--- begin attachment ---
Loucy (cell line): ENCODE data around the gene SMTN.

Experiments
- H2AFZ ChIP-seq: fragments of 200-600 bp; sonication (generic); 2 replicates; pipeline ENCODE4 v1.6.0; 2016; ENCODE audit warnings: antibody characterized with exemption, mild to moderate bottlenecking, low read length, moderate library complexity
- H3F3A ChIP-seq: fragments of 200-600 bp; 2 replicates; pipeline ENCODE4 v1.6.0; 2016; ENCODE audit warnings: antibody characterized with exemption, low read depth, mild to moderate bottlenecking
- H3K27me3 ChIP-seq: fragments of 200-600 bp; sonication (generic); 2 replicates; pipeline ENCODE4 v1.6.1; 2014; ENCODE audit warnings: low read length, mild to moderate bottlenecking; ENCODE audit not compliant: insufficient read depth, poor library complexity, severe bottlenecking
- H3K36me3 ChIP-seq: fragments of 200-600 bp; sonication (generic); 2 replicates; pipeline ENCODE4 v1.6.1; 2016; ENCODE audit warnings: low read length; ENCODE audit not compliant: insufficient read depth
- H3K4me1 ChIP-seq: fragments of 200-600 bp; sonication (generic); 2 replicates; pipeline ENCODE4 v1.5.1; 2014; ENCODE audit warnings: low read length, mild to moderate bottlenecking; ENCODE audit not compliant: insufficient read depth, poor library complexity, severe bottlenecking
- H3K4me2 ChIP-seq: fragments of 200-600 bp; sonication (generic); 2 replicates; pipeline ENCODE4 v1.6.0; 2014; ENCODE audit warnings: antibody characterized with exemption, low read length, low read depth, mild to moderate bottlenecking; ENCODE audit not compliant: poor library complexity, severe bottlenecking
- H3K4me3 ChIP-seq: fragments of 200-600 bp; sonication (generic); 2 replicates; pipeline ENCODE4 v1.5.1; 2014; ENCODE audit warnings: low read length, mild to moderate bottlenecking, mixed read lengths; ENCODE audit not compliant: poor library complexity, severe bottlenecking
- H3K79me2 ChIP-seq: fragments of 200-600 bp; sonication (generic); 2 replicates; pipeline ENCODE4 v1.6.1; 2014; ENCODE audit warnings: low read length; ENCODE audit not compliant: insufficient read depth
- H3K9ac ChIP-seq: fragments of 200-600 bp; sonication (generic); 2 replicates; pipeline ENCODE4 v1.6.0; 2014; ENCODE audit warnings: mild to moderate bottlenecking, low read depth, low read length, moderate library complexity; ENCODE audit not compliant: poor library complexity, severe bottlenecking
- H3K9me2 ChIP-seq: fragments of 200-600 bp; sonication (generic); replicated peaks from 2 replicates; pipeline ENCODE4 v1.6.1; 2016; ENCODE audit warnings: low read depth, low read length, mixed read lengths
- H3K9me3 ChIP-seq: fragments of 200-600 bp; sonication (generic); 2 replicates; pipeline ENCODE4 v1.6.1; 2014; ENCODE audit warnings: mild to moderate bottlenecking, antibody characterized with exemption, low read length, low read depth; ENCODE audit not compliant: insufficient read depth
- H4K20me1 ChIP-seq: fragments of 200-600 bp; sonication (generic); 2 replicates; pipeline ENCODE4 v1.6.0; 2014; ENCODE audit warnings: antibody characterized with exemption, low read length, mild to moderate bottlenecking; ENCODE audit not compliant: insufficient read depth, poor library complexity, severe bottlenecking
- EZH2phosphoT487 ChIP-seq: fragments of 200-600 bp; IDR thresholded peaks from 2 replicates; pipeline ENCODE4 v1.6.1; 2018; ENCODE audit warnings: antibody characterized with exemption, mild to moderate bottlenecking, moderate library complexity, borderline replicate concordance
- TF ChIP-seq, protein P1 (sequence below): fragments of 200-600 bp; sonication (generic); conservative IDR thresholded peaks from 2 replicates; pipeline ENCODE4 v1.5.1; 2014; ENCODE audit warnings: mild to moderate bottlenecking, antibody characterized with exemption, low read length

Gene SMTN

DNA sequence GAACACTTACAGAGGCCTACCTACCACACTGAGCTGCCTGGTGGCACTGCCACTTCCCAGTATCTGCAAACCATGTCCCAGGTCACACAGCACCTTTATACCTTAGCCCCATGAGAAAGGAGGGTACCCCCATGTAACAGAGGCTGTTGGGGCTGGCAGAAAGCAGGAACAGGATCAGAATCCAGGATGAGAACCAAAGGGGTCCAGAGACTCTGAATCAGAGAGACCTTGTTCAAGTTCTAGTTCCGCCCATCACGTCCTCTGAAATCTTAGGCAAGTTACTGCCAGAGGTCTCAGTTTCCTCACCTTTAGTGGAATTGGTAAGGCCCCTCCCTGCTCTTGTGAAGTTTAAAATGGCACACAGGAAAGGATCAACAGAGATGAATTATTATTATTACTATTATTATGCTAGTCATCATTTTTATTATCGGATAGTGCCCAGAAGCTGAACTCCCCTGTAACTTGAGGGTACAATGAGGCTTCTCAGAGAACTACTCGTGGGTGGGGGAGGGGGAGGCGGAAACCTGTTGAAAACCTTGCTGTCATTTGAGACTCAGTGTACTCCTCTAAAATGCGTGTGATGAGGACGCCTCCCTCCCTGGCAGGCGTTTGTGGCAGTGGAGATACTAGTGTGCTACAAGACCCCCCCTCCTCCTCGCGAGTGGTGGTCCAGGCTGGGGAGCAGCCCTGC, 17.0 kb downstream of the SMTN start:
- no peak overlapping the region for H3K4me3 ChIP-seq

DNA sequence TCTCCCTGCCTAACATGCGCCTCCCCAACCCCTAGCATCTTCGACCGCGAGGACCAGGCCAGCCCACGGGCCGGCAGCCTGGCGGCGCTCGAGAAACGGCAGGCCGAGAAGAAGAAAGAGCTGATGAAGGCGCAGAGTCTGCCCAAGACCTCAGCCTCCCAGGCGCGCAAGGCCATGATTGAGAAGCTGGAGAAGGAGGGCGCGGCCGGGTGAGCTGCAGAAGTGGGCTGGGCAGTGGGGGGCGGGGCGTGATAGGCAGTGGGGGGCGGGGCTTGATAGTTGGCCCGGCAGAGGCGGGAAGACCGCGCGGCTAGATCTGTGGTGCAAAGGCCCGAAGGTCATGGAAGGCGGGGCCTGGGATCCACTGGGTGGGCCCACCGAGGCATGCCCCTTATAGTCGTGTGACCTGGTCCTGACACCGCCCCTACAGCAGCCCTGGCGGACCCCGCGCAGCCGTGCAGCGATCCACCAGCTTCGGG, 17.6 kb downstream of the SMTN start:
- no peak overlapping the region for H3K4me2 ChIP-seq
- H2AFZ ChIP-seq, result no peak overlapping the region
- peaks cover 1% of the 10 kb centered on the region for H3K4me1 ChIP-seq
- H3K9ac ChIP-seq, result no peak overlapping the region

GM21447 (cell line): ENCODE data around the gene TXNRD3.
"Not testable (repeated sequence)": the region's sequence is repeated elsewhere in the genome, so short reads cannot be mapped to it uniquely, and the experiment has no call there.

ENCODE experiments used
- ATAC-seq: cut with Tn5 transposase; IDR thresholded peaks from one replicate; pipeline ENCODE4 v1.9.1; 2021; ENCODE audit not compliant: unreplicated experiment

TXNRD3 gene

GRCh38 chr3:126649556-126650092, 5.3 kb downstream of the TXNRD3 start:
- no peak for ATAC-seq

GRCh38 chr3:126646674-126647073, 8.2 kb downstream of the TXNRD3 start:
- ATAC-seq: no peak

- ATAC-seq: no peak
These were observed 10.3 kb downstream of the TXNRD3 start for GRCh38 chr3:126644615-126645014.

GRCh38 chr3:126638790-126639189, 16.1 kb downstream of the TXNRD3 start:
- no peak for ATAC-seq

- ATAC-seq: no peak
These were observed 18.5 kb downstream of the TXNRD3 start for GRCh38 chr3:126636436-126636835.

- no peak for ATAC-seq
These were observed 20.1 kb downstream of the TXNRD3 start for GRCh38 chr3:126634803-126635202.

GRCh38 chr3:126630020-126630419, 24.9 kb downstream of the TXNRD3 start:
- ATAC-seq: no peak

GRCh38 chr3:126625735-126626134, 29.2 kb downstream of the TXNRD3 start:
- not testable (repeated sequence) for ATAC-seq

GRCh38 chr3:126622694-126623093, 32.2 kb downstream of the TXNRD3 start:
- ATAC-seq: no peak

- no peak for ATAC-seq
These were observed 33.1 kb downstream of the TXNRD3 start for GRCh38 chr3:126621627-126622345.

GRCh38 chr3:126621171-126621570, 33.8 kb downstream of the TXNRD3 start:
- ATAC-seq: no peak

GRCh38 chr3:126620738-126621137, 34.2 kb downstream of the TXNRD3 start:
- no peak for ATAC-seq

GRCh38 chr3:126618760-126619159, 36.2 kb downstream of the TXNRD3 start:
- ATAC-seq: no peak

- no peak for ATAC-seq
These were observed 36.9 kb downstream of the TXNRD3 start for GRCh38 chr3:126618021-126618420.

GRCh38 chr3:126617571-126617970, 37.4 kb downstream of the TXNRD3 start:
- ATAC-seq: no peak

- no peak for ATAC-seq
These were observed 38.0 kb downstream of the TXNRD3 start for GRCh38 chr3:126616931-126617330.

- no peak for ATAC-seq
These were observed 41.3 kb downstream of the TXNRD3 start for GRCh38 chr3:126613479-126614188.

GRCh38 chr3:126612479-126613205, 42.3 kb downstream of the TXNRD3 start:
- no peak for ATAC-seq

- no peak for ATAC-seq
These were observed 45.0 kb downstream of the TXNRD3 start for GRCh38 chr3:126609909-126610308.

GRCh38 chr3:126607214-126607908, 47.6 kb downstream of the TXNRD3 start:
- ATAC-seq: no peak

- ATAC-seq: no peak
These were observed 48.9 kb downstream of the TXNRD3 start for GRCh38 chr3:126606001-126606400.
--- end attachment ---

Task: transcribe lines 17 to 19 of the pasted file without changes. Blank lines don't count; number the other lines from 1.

Gene SMTN

DNA sequence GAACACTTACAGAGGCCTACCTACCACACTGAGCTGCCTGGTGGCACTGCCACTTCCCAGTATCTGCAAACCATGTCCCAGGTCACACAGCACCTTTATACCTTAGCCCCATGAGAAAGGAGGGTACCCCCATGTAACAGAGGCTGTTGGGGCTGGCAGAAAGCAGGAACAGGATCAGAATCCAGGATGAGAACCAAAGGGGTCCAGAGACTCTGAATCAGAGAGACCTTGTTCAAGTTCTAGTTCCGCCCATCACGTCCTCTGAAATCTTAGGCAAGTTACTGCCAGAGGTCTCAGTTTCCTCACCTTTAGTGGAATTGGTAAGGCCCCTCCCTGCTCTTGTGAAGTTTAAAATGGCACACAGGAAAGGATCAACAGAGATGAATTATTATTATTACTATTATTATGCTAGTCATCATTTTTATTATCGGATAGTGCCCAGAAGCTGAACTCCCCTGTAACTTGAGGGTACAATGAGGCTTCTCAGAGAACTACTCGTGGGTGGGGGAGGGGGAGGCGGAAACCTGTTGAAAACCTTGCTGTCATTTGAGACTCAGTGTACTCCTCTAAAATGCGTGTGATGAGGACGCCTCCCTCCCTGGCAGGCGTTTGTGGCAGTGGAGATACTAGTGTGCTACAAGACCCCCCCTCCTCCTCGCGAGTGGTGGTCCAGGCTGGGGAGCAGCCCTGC, 17.0 kb downstream of the SMTN start:
- no peak overlapping the region for H3K4me3 ChIP-seq